ALASKA OCTOBER ECONOMIC TRENDS
Issue highlights gender gap in earnings, race and ethnicity in Alaska
October's issue of Alaska Economic Trends highlights two studies from the Alaska Department of Labor and Workforce Development: An examination of the gender gap in employment and earnings in Alaska, and an analysis of the shifting race and ethnic character of the state.
Labor economist Jeff Hadland reports that females made up 47.8% of all Alaska workers in 1999, significantly less than the 52.2% of workers that were male and females in Alaska earned 68.8% as much as males in 1999, a 5-percentage point increase since 1988. "Much of the gap may be related to different employment patterns between men and women and the wide range of wage rates among occupational groups and industries," Hadland said.
Females were much more likely to be found working in Finance, Insurance and Real Estate; Services; and Government sectors than the traditionally male dominated mining and construction industry sectors. Only about 12 percent of workers in the construction industry in 1999 were female.
According to Hadland, the difference in average annual wages between the genders in Alaska in 1999 was $10,000. The top female occupations in Alaska include general office occupations, waitresses, maids, administrative support, administrative assistants, counter clerks, bartenders, accountants and auditors, information clerks, billing clerks, record clerks, welfare service aides, and short order cooks. For males, the top occupations are manual occupations, sales clerks, automobile mechanics, electricians, guards and police; sheriffs, bailiffs and other law officers; secondary school teachers, supervisors, civil engineers, garage and service station, attendants, amusement and recreation facilitators; engineers and managers.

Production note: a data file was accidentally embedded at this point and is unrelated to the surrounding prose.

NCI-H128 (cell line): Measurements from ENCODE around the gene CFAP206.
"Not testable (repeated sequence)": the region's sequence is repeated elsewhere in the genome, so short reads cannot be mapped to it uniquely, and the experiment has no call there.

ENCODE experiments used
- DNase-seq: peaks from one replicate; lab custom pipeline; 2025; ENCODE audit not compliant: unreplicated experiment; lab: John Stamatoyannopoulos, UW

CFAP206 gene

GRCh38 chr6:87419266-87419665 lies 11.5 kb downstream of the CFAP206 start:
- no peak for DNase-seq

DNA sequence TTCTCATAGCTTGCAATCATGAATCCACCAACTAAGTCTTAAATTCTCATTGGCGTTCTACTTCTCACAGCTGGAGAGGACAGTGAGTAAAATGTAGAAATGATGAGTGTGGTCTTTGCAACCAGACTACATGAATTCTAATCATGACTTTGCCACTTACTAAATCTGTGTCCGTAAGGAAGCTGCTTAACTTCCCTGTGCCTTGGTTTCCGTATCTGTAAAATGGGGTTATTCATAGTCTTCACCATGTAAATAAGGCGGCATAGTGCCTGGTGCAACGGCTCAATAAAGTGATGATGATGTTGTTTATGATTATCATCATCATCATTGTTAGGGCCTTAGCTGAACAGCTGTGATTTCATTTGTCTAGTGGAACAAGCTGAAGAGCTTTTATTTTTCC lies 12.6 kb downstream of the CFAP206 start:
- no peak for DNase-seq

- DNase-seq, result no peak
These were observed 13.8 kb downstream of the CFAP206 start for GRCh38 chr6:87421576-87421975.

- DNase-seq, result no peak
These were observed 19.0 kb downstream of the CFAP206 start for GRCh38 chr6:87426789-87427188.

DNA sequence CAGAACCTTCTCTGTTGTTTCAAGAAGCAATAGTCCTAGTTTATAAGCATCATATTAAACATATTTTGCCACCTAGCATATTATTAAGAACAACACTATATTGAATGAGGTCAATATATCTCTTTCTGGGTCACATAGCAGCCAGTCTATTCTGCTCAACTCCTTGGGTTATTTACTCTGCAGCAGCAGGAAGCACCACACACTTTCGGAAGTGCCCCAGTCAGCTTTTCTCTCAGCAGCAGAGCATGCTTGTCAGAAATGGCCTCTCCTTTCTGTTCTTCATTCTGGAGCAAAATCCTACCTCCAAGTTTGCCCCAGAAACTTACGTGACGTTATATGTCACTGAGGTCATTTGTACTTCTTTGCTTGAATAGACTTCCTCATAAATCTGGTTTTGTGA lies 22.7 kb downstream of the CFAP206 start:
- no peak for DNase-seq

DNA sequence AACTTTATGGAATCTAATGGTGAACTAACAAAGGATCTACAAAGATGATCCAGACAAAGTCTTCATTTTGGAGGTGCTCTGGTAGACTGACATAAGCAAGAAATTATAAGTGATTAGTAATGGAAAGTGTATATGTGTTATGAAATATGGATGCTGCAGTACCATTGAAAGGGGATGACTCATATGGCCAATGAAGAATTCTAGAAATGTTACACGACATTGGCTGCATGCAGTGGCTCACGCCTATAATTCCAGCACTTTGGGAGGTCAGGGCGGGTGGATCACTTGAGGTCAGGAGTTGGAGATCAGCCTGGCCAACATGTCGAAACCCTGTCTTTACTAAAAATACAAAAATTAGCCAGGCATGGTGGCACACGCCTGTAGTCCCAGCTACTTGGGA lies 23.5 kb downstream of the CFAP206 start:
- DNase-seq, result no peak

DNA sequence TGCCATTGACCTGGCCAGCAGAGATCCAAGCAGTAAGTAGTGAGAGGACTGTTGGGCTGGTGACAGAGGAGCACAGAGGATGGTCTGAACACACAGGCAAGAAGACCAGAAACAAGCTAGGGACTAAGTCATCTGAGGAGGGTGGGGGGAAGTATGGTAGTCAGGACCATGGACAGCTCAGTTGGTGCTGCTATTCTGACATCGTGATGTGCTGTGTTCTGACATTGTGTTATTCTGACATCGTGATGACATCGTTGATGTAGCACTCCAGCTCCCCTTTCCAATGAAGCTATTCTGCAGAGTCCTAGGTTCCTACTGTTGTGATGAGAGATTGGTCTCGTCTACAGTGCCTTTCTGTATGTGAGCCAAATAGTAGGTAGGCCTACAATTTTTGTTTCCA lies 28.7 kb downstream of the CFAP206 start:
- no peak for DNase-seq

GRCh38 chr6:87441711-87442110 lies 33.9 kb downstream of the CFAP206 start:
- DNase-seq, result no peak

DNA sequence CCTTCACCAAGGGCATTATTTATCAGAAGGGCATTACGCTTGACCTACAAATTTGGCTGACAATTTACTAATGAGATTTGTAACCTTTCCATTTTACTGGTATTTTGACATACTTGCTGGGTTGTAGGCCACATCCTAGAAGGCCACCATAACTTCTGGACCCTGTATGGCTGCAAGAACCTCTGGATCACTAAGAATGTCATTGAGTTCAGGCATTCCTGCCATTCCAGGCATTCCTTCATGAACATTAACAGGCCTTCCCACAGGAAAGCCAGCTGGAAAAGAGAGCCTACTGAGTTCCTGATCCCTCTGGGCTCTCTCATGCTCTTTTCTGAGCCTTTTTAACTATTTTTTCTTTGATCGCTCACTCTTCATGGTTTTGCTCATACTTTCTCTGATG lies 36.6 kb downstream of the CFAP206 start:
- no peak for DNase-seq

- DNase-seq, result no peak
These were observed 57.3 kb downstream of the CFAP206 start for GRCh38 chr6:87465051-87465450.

Also in this month's edition of Trends is a comparison of how racial distributions have shifted in Alaska, based on results of the 2000 Census. According to state demographer Greg Williams, a declining share of Alaska's population is non-Hispanic White, and a noticeable proportion of all races other than White consider themselves to be multi-race. Williams also says Alaska Natives, Asians and Hispanics account for over half of the growth of the state's population during the last decade. Williams noted that the share of Alaska's Hispanic or Latino population and its change since 1990 are most concentrated in the Municipality of Anchorage, followed by the Fairbanks North Star Borough, Kenai Peninsula Borough, Mat-Su Borough, Juneau Borough, Kodiak Peninsula Borough, and Aleutians West Census Area. The Alaska Native population, while the most dispersed, became more concentrated with 82% spread over 12 boroughs or census areas, up from 76.2% in 1990.
On the employment scene, labor economist Neal Fried reports a mixed economic and employment picture around the state, with Alaska's urban centers showing the strongest growth. Alaska Economic Trends is available